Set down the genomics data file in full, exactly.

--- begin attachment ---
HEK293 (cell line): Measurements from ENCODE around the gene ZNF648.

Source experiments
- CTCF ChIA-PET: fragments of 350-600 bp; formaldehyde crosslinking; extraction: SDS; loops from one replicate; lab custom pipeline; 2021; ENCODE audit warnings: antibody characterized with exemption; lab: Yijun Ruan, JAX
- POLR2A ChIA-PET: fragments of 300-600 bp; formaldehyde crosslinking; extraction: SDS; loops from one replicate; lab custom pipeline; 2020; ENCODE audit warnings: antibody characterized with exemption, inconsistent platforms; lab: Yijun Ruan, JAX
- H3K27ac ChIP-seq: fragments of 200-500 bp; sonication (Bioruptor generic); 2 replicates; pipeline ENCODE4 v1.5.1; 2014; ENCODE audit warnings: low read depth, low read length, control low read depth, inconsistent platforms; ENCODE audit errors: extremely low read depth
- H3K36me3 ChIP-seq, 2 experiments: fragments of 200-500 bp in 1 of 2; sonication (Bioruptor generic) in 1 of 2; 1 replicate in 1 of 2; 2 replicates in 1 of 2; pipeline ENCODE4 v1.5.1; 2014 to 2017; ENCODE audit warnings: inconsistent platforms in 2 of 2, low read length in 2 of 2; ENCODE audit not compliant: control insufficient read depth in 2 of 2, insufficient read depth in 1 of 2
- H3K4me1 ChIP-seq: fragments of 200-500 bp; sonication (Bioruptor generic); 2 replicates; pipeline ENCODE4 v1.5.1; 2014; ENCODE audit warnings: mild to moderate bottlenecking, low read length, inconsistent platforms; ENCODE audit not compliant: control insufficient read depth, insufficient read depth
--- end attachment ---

HEK293 (cell line): Measurements from ENCODE around the gene ZNF648.

Source experiments
- CTCF ChIA-PET: fragments of 350-600 bp; formaldehyde crosslinking; extraction: SDS; loops from one replicate; lab custom pipeline; 2021; ENCODE audit warnings: antibody characterized with exemption; lab: Yijun Ruan, JAX
- POLR2A ChIA-PET: fragments of 300-600 bp; formaldehyde crosslinking; extraction: SDS; loops from one replicate; lab custom pipeline; 2020; ENCODE audit warnings: antibody characterized with exemption, inconsistent platforms; lab: Yijun Ruan, JAX
- H3K27ac ChIP-seq: fragments of 200-500 bp; sonication (Bioruptor generic); 2 replicates; pipeline ENCODE4 v1.5.1; 2014; ENCODE audit warnings: low read depth, low read length, control low read depth, inconsistent platforms; ENCODE audit errors: extremely low read depth
- H3K36me3 ChIP-seq, 2 experiments: fragments of 200-500 bp in 1 of 2; sonication (Bioruptor generic) in 1 of 2; 1 replicate in 1 of 2; 2 replicates in 1 of 2; pipeline ENCODE4 v1.5.1; 2014 to 2017; ENCODE audit warnings: inconsistent platforms in 2 of 2, low read length in 2 of 2; ENCODE audit not compliant: control insufficient read depth in 2 of 2, insufficient read depth in 1 of 2
- H3K4me1 ChIP-seq: fragments of 200-500 bp; sonication (Bioruptor generic); 2 replicates; pipeline ENCODE4 v1.5.1; 2014; ENCODE audit warnings: mild to moderate bottlenecking, low read length, inconsistent platforms; ENCODE audit not compliant: control insufficient read depth, insufficient read depth